Every performance review can be nerve-wracking, especially when you run the risk of getting unexpected bad news or you're on thin ice with your boss.
Advice

5 ways to walk into a performance review with your eyes wide open

We all know that performance reviews can be especially nerve-wracking — especially when you run the risk of getting unexpected bad news or you’re already on thin ice with your boss.

But whether you’re on shaky ground or not, here’s what to do to to make sure you’re prepared for your next one.

Work toward numerical results you can talk about

You’ll want to strive for numbers you’re proud of.

Jayson DeMers, founder and CEO of content marketing and social media agency AudienceBloom, writes in Inc. about what to do months beforehand.

“This should go without saying, but the better you objectively perform, the more praise you’ll get in your review. For example, if you increase sales by 20 percent, that’s far better than only 5 percent. Strive for that measurable progress,” DeMers writes.

Do your own performance review first

This can help take the edge off once the meeting with your boss finally rolls around.

Shawn Kent Hayashi, the founder of The Professional Development Group and the author of “Conversations for Creating Star Performers,” told The New York Times that the first thing you should do is write out your duties at work and come up with your own assessment of each.

“Thinking through how you’ve done will prevent you from overreacting to feedback because you know what to expect,” she told the media outlet.

Brace yourself for potential curveballs

No one likes these, but it’s best to mentally prepare beforehand just in case.

Chrissy Scivicque of EatYourCareer.com writes in U.S. News & World Report that your should “prepare for hard truths.”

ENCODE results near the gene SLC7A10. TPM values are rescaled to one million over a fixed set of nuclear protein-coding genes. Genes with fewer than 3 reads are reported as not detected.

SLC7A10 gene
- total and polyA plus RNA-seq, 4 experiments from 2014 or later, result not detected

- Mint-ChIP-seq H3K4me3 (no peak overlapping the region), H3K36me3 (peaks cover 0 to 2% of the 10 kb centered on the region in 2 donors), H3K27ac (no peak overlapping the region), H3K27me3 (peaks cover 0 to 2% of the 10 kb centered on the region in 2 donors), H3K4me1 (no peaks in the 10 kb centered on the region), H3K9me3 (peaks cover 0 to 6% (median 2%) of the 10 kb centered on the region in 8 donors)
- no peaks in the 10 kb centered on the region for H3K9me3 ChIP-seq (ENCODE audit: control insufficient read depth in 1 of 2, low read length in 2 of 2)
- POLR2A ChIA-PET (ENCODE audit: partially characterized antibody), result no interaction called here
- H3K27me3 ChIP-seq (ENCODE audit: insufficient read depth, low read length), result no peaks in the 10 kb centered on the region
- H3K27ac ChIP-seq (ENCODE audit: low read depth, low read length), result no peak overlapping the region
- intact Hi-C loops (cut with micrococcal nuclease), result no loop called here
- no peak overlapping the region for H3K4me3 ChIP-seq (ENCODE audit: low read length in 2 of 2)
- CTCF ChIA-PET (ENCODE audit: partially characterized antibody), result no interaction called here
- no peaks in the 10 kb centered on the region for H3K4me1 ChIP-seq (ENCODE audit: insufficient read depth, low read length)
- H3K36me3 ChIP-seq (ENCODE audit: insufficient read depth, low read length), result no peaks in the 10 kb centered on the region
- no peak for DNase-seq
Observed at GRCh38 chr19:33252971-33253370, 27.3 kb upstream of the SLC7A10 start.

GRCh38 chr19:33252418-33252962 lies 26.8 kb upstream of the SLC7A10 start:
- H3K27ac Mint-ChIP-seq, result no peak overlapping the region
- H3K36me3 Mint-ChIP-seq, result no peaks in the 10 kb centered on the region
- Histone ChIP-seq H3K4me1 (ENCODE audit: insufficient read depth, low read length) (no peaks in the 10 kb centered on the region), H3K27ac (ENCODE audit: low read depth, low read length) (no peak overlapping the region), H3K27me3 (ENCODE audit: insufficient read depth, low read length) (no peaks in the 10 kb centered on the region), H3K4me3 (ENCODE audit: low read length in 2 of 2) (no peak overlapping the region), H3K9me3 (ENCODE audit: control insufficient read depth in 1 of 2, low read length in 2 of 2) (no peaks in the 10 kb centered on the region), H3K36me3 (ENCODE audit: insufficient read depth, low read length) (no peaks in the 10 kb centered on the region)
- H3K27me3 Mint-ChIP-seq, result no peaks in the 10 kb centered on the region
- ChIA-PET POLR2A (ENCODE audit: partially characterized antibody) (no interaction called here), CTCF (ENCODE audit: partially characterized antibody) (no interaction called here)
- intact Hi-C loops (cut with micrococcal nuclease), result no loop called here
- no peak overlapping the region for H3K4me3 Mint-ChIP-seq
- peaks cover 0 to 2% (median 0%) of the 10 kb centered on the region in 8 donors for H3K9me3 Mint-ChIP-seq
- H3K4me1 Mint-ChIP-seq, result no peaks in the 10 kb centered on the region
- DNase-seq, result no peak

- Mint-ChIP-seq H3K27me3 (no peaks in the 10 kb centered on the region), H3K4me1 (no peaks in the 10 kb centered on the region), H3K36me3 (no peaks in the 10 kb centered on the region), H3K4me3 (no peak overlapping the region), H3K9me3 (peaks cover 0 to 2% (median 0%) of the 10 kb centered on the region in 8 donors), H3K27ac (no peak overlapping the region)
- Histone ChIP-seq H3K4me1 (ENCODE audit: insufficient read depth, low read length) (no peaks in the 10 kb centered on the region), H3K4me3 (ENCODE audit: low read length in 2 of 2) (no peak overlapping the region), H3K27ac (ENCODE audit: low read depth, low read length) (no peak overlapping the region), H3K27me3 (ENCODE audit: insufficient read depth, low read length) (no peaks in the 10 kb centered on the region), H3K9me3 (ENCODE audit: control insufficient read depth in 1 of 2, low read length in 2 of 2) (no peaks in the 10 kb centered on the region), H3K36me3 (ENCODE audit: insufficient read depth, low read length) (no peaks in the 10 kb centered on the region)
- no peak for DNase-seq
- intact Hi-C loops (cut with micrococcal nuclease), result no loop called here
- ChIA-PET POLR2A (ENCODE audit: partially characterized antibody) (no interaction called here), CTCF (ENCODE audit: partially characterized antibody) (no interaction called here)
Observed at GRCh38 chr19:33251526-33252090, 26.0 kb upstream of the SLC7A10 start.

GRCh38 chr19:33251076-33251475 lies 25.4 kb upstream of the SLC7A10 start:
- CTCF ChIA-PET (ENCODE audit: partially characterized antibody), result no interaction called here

“Even top performers have room for improvement. No matter how well you’re doing, you have to prepare yourself mentally for a few hard truths. After all, you can’t grow as a professional if you don’t know where you’re currently falling short.What are your weaknesses? What mistakes or negative things could come out during this discussion and how will you address them?” Scivicque writes.

She goes on to add that “getting overly emotional” is sure to backfire, to keep your ears open, write things down. and ask questions, among other points.

Be ready to own where you stand

This in the same vein.

Dave Johnson writes on CBS MoneyWatch that you should be “honest about yourself.”

“Don’t lie, or even exaggerate. Your manager (probably) isn’t an idiot. If you take credit for someone else’s work or inflate the value of what you accomplished, odds are that your boss will notice. And from that point on he or she will second-guess everything you write in your review. Your review (and the list of accomplishments you submit in advance) should be clear, honest and squeaky-clean. Moreover, you should call out challenges that arose during the year. It’s OK, and probably even a good idea, to highlight one or two things that went wrong, especially if you can cite ways you grew as a result,” Johnson writes.

Come prepared with questions

The Robert Half Blog explains why you should seize this chance to ask about what you really want to know about.

“The annual review process is your opportunity to get direct feedback regarding your performance and future with the company. This is your chance to ask for whatever it is you need or want from your employer (as appropriate). It can be difficult to bring up these subjects with a superior face-to-face — whether you’re asking for a raise, a promotion, recognition or simply more insights about your expected career path — so it may be helpful to make a bulleted list of what you’d like to bring up during your talk,” the blog says.